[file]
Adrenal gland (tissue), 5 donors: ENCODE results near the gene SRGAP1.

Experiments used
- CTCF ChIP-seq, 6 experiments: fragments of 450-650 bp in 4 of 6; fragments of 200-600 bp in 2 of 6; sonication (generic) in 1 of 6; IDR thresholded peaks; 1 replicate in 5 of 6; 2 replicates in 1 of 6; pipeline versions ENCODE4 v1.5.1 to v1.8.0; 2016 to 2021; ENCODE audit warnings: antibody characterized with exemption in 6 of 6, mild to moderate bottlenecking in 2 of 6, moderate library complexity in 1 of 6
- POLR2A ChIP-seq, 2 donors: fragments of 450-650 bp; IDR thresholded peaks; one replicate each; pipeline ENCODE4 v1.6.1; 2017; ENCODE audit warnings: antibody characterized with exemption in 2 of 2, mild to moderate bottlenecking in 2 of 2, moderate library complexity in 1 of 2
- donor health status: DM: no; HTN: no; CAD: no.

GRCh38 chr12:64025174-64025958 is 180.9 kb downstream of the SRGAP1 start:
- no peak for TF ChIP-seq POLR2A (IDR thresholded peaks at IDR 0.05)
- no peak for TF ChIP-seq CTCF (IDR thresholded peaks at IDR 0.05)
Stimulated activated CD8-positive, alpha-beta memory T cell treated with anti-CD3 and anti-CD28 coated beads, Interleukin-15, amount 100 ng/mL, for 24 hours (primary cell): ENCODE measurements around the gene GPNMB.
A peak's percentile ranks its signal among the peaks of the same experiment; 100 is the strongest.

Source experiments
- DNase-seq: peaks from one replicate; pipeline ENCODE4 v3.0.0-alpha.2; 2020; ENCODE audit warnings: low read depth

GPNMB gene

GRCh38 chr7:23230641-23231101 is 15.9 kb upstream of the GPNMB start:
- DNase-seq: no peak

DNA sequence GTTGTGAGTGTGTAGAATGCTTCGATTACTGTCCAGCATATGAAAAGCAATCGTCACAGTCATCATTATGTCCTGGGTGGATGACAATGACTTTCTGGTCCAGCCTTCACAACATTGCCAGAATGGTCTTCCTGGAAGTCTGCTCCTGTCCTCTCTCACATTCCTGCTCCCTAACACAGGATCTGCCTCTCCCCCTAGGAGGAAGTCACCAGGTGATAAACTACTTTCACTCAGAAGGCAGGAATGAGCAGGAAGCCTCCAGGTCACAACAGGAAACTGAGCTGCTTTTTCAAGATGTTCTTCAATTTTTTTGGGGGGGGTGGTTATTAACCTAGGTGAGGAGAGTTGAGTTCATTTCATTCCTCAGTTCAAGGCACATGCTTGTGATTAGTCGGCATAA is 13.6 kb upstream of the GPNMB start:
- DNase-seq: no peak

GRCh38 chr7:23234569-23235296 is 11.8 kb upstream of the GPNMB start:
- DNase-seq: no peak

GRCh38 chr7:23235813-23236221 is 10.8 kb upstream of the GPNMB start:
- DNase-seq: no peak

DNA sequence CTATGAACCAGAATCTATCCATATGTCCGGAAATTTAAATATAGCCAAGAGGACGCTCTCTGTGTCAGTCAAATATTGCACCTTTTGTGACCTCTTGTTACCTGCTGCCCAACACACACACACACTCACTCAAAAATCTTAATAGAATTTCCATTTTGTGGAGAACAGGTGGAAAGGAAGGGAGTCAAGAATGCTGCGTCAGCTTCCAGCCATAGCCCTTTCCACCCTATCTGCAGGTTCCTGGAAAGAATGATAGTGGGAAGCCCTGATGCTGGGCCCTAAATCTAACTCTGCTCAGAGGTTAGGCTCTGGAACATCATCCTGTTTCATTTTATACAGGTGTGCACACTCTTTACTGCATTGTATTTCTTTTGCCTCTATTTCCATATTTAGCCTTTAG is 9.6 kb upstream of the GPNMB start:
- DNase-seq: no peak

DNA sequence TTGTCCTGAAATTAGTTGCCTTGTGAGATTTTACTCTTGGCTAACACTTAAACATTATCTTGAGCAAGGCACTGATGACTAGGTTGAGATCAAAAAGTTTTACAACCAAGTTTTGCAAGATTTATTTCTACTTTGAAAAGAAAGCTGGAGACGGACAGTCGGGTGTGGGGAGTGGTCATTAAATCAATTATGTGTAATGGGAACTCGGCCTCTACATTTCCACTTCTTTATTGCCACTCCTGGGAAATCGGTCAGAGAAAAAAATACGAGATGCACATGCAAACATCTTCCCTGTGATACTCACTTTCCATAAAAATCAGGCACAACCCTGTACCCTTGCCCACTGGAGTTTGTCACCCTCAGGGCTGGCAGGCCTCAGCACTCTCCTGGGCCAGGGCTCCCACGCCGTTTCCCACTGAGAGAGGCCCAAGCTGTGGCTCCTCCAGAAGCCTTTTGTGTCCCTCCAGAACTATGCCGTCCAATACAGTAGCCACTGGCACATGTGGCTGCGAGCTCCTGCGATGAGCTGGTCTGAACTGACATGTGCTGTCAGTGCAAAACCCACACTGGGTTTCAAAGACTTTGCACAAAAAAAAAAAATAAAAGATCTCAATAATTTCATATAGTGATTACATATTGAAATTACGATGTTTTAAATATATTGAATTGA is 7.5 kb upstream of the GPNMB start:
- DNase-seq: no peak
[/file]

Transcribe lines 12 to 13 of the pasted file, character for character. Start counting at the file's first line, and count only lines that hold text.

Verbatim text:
- DNase-seq: peaks from one replicate; pipeline ENCODE4 v3.0.0-alpha.2; 2020; ENCODE audit warnings: low read depth

GPNMB gene